Satyarthi has worked for child rights for over 30 years through the Bachpan Bachao Andolan, an NGO which is credited with freeing over 80,000 children from bonded labour across India.

(IANS)

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Report Claims, As Many As 1 Billion Indians Live in Areas of Water Scarcity

The report also highlighted that India uses the largest amount of groundwater -- 24 per cent of the global total and the country is the third largest exporter of groundwater -- 12 per cent of the global total.

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Global groundwater depletion - where the amount of water taken from aquifers exceeds the amount that is restored naturally - increased by 22 per cent between 2000 and 2010, said the report, adding that India's rate of groundwater depletion increased by 23 per cent during the same period. Pixabay

As many as one billion people in India live in areas of physical water scarcity, of which 600 million are in areas of high to extreme water stress, according to a new report.

Globally, close to four billion people live in water-scarce areas, where, for at least part of the year, demand exceeds supply, said the report by non-profit organisation WaterAid.

This number is expected to go up to five billion by 2050, said the report titled “Beneath the Surface: The State of the World’s Water 2019”, released to mark World Water Day on March 22.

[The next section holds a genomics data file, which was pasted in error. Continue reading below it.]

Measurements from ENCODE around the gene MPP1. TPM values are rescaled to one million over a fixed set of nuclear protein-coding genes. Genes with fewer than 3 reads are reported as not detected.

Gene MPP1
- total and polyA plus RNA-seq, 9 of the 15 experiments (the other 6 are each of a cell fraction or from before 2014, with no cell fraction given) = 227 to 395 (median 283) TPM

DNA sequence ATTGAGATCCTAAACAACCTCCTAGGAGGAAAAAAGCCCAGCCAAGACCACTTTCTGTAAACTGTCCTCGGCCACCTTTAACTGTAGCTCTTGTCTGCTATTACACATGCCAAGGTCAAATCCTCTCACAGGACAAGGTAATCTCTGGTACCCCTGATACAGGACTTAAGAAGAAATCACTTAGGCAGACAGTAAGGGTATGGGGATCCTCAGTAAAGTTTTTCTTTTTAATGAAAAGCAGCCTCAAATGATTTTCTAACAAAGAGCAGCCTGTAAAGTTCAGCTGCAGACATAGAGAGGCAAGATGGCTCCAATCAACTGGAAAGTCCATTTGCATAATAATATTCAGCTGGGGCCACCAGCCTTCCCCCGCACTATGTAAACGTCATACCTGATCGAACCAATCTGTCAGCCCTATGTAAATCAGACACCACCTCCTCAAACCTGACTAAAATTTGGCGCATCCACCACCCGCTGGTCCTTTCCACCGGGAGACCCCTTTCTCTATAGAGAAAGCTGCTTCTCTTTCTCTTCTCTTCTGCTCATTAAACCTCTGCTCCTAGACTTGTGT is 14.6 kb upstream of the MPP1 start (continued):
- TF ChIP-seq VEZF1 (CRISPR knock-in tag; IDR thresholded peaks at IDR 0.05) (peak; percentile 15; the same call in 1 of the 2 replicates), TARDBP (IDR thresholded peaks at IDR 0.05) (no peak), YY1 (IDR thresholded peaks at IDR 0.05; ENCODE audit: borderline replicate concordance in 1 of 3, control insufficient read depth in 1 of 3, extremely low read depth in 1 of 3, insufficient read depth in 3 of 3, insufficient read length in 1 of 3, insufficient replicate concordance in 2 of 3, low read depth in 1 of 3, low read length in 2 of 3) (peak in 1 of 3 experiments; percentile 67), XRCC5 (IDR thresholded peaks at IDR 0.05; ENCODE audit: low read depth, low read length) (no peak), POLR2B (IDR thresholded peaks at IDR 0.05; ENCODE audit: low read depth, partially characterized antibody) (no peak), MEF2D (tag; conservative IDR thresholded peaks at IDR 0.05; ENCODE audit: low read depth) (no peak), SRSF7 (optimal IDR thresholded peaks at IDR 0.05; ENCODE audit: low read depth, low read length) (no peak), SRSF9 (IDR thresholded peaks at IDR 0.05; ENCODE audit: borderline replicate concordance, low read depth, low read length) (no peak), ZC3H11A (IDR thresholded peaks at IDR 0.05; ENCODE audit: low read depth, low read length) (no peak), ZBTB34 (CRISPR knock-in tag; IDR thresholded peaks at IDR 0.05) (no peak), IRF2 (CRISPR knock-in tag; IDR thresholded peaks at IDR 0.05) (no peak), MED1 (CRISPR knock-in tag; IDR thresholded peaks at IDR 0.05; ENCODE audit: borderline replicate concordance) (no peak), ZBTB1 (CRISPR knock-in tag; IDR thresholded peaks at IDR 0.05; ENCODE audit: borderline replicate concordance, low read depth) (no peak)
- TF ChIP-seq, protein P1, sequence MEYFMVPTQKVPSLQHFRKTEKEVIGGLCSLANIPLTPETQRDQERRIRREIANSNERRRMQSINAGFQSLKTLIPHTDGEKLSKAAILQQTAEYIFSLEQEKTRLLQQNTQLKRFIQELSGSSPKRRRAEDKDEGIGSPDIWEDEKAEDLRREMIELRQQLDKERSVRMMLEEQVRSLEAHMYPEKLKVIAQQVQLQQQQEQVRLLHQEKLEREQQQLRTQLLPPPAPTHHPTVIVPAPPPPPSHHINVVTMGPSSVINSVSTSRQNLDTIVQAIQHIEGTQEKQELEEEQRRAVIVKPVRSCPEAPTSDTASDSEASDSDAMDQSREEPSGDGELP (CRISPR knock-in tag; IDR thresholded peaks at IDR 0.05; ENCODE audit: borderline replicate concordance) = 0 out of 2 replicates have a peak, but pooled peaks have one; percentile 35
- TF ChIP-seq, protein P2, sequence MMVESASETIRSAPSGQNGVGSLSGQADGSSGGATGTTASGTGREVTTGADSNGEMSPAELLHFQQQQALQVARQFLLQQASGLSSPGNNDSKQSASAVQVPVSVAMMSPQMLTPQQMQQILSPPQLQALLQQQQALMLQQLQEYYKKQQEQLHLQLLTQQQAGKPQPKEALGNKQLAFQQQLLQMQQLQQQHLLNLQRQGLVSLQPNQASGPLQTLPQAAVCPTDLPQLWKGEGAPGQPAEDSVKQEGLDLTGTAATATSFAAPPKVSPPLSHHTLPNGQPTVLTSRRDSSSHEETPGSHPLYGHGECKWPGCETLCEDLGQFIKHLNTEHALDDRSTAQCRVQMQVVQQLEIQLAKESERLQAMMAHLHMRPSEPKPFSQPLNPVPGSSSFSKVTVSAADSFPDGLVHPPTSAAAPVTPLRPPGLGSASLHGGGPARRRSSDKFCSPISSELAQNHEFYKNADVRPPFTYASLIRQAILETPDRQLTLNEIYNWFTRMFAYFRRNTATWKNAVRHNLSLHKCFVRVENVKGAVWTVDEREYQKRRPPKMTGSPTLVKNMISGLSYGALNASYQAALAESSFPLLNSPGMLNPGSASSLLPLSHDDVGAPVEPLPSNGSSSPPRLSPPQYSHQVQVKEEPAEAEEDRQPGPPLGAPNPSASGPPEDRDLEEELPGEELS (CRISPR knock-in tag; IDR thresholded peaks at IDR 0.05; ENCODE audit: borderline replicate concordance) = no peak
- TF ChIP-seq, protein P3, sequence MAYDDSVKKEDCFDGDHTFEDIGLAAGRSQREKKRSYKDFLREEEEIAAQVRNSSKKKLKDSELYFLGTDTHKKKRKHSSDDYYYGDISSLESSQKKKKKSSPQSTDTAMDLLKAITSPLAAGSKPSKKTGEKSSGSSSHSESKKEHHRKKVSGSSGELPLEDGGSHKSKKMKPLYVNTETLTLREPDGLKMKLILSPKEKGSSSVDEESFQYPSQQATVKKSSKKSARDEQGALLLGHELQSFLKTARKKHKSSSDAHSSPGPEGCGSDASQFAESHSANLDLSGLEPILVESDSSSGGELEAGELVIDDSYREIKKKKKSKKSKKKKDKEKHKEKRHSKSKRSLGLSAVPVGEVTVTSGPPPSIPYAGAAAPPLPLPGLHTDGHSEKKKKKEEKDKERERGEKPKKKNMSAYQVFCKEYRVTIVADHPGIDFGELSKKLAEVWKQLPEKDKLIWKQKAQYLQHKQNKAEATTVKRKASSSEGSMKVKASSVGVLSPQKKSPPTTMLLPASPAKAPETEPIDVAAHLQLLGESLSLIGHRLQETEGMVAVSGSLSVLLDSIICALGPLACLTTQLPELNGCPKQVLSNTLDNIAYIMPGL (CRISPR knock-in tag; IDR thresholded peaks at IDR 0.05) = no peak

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Pure water droplet. Pixabay

Physical water scarcity is getting worse, exacerbated by growing demand on water resources and and by climate and population changes.

By 2040 it is predicted that 33 countries are likely to face extremely high water stress – including 15 in the Middle East, most of Northern Africa, Pakistan, Turkey, Afghanistan and Spain. Many – including India, China, Southern Africa, USA and Australia – will face high water stress.

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Globally, close to four billion people live in water-scarce areas, where, for at least part of the year, demand exceeds supply, said the report by non-profit organisation WaterAid. Pixabay

Global groundwater depletion – where the amount of water taken from aquifers exceeds the amount that is restored naturally – increased by 22 per cent between 2000 and 2010, said the report, adding that India’s rate of groundwater depletion increased by 23 per cent during the same period.

Also Read: Beware! Sipping Hot Tea Raises Risk of Esophageal Cancer

The report also highlighted that India uses the largest amount of groundwater — 24 per cent of the global total and the country is the third largest exporter of groundwater — 12 per cent of the global total.

The WaterAid report warned that food and clothing imported by wealthy Western countries are making it harder for many poor and marginalised communities to get a daily clean water supply as high-income countries buy products with considerable “water footprints” – the amount of water used in production — from water-scarce countries. (IANS)